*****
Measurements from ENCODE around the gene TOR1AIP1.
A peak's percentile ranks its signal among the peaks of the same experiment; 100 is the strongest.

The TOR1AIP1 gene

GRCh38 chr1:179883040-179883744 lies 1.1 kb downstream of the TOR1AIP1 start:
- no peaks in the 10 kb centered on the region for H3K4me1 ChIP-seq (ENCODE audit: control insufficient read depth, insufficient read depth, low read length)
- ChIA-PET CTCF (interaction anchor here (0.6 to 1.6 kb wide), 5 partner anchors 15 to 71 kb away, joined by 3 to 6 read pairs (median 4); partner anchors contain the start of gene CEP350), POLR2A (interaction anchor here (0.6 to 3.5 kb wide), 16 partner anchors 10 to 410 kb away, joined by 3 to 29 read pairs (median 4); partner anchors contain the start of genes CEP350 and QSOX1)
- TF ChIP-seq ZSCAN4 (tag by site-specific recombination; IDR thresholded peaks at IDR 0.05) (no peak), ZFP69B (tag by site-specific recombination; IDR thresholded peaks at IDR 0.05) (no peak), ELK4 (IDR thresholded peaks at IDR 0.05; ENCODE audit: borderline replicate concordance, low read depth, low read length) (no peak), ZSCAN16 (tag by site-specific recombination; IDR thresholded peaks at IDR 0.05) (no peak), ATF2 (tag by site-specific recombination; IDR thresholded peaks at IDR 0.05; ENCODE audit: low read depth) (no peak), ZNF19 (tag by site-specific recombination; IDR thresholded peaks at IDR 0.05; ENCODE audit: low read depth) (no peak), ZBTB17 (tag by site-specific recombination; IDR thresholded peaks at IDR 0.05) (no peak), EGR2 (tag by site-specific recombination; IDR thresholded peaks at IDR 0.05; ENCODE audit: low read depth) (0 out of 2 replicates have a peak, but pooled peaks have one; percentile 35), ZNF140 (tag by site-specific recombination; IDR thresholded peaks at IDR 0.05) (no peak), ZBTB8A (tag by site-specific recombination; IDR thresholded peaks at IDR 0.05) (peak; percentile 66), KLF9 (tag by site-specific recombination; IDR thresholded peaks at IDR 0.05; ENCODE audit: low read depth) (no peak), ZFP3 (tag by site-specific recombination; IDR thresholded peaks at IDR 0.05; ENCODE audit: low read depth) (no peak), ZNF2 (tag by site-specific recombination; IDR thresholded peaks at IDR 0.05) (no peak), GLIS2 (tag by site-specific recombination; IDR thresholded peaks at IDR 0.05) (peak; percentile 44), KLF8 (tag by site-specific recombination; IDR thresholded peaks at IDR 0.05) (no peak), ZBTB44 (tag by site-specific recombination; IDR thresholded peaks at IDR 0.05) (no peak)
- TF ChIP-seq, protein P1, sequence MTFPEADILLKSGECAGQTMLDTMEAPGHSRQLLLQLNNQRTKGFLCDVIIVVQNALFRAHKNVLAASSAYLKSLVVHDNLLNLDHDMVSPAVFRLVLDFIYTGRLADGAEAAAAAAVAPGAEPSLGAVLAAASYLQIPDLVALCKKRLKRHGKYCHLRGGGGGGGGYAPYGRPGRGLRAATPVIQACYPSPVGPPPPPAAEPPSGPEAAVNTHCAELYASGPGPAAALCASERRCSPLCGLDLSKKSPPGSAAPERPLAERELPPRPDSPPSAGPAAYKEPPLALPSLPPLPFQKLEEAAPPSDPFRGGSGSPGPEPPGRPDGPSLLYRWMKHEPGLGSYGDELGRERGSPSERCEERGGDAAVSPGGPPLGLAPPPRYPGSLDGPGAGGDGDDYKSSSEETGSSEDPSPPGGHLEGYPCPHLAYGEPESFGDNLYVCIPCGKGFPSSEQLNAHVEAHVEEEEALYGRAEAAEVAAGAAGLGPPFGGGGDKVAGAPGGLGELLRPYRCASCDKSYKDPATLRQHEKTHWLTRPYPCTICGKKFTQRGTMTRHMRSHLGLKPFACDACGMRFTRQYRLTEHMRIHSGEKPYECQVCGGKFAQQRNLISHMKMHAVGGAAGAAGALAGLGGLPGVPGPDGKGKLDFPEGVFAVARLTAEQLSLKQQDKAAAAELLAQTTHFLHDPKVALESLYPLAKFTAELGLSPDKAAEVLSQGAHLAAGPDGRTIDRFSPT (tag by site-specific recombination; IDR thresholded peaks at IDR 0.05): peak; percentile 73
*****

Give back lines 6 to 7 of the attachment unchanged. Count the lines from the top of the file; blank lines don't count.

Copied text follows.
- ChIA-PET CTCF (interaction anchor here (0.6 to 1.6 kb wide), 5 partner anchors 15 to 71 kb away, joined by 3 to 6 read pairs (median 4); partner anchors contain the start of gene CEP350), POLR2A (interaction anchor here (0.6 to 3.5 kb wide), 16 partner anchors 10 to 410 kb away, joined by 3 to 29 read pairs (median 4); partner anchors contain the start of genes CEP350 and QSOX1)
- TF ChIP-seq ZSCAN4 (tag by site-specific recombination; IDR thresholded peaks at IDR 0.05) (no peak), ZFP69B (tag by site-specific recombination; IDR thresholded peaks at IDR 0.05) (no peak), ELK4 (IDR thresholded peaks at IDR 0.05; ENCODE audit: borderline replicate concordance, low read depth, low read length) (no peak), ZSCAN16 (tag by site-specific recombination; IDR thresholded peaks at IDR 0.05) (no peak), ATF2 (tag by site-specific recombination; IDR thresholded peaks at IDR 0.05; ENCODE audit: low read depth) (no peak), ZNF19 (tag by site-specific recombination; IDR thresholded peaks at IDR 0.05; ENCODE audit: low read depth) (no peak), ZBTB17 (tag by site-specific recombination; IDR thresholded peaks at IDR 0.05) (no peak), EGR2 (tag by site-specific recombination; IDR thresholded peaks at IDR 0.05; ENCODE audit: low read depth) (0 out of 2 replicates have a peak, but pooled peaks have one; percentile 35), ZNF140 (tag by site-specific recombination; IDR thresholded peaks at IDR 0.05) (no peak), ZBTB8A (tag by site-specific recombination; IDR thresholded peaks at IDR 0.05) (peak; percentile 66), KLF9 (tag by site-specific recombination; IDR thresholded peaks at IDR 0.05; ENCODE audit: low read depth) (no peak), ZFP3 (tag by site-specific recombination; IDR thresholded peaks at IDR 0.05; ENCODE audit: low read depth) (no peak), ZNF2 (tag by site-specific recombination; IDR thresholded peaks at IDR 0.05) (no peak), GLIS2 (tag by site-specific recombination; IDR thresholded peaks at IDR 0.05) (peak; percentile 44), KLF8 (tag by site-specific recombination; IDR thresholded peaks at IDR 0.05) (no peak), ZBTB44 (tag by site-specific recombination; IDR thresholded peaks at IDR 0.05) (no peak)